UCL Queen Square Institute of Neurology


UCL and UK supermarkets unite to beat dementia

5 October 2015

UK supermarkets Iceland, Asda, Morrisons and Waitrose have today pledged funds from the new levy on single-use carrier bags to support the construction of a new world class dementia research centre at UCL.

The Dementia Research Institute will bring together researchers from across UCL and UCLH to lead national and international efforts to find effective treatments and improve the lives of those with dementia.

Dementia is the greatest scientific, medical and socio-economic challenge of our times and affects more than 35 million people worldwide. UCL, through its translational neuroscience at Queen Square, can bring the breadth and depth of expertise required to deliver therapeutic advances to this devastating condition. Professor Alan Thompson, Dean of the UCL Faculty of Brain Sciences

The £350 million project currently has a shortfall in funding of £100 million, and the cash expected to be generated by carrier bag sales from Britain’s food retailers has the potential to bridge much of that gap. Initial calculations indicate the project could raise £20m in the first year, depending on patterns of carrier bag usage under the new system. No overheads are taken from the sums raised, with 100% of funds going to support dementia research.

Dementia already devastates the lives of far too many families across Britain – we urgently need to find more effective ways to prevent, delay or treat the diseases that cause it. There are real prospects for progress if we bring together the most able scientists and clinicians and support them in their research. This remarkable initiative by some of the UK’s leading supermarkets could make a real difference to accelerating that research. Professor Nick Fox, Director of the Dementia Research Centre, UCL Institute of Neurology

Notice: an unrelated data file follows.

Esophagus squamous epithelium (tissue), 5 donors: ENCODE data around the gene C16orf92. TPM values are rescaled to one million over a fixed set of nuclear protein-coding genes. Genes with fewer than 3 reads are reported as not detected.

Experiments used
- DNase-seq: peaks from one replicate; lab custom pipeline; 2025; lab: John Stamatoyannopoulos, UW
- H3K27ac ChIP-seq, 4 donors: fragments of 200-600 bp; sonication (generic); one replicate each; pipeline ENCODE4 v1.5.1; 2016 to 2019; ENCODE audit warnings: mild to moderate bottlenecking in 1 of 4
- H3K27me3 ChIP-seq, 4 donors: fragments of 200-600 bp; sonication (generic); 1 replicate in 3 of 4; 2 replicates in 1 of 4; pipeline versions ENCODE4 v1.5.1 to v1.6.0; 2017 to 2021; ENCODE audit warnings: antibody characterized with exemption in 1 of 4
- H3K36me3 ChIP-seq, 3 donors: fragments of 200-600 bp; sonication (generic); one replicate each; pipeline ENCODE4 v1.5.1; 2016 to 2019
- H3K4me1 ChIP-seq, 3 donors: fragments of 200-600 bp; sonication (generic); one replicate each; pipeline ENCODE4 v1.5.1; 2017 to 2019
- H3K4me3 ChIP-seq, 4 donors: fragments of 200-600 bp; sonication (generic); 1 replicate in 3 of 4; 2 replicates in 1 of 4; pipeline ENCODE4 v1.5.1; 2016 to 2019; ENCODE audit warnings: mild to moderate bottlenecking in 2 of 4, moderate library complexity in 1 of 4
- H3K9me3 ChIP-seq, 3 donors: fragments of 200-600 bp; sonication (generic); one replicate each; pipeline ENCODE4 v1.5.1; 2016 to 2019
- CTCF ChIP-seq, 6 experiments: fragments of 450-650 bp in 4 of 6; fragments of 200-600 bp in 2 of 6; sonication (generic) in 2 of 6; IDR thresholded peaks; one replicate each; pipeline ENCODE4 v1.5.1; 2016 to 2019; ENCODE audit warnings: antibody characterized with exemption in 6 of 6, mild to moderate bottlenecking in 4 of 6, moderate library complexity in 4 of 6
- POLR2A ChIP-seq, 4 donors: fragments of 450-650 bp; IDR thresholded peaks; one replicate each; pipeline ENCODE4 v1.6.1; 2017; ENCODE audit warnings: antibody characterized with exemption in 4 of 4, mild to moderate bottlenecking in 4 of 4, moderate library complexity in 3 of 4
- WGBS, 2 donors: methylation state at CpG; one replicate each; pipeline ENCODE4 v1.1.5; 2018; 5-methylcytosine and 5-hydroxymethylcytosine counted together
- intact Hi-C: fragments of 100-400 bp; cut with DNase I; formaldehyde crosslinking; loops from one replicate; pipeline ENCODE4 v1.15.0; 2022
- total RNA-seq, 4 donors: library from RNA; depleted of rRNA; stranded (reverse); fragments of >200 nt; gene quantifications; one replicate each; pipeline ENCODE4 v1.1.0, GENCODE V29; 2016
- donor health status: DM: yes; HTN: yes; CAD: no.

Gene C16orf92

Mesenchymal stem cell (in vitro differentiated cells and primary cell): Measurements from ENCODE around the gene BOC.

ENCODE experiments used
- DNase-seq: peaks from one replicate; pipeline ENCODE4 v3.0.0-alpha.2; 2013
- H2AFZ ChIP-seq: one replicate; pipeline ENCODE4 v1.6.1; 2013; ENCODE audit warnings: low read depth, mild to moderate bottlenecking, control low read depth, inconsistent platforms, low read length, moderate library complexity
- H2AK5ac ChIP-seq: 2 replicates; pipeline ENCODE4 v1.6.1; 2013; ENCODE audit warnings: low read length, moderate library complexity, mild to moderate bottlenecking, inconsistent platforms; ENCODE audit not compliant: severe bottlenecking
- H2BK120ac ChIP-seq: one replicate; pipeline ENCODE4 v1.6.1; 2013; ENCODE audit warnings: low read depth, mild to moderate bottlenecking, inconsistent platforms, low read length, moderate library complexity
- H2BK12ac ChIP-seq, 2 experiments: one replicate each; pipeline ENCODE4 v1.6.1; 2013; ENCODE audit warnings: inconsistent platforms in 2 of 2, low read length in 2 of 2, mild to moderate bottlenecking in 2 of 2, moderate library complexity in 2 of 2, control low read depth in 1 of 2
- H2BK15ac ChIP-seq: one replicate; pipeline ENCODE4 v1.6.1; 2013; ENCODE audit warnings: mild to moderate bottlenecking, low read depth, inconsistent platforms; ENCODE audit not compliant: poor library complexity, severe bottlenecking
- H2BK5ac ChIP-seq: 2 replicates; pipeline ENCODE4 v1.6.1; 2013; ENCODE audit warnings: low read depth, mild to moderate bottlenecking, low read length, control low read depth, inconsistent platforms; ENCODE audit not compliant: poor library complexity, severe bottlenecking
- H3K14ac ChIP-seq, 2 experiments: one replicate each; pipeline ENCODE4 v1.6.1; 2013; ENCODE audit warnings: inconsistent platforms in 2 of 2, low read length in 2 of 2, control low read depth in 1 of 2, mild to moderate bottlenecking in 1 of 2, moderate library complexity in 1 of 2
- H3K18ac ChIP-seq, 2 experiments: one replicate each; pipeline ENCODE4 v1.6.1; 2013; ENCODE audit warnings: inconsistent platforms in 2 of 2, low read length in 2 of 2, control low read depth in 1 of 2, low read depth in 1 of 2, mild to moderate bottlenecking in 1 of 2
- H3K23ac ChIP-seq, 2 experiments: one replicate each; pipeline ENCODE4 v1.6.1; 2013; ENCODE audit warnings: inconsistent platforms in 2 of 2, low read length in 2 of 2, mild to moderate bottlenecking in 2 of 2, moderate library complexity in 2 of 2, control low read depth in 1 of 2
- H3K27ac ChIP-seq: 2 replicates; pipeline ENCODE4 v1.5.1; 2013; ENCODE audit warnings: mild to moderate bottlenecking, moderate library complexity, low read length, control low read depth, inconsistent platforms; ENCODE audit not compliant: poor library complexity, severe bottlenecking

With the global cost of dementia estimated at more than £500 billion, the disease currently costs the UK economy more than cancer and heart disease combined. However, nearly seven times as much is spent on cancer research as is spent on dementia research by both the government and charities. Today’s announcement follows a collective agreement made by David Cameron and the World Dementia Council to identify a cure or disease-modifying therapy for dementia by 2025. 

The UCL Institute of Neurology is committed to working with all our partners at UCL, the National Hospital, nationally and internationally to develop therapies for patients in a new Dementia Research Institute (DRI) at Queen Square. This new partnership between UCL and leading supermarkets is a major step forward in realising our vision to develop an exceptional interdisciplinary research environment to drive the translation of scientific discoveries into new therapies. This new environment will be a central part of UCL’s Translational Neuroscience ambitions. UCL has made Dementia a key priority and the new DRI will be an exciting research focal point. It will enable UCL and all partners to rise to the Dementia Challenge set by the Prime Minster David Cameron. Professor Michael Hanna, Director of the UCL Institute of Neurology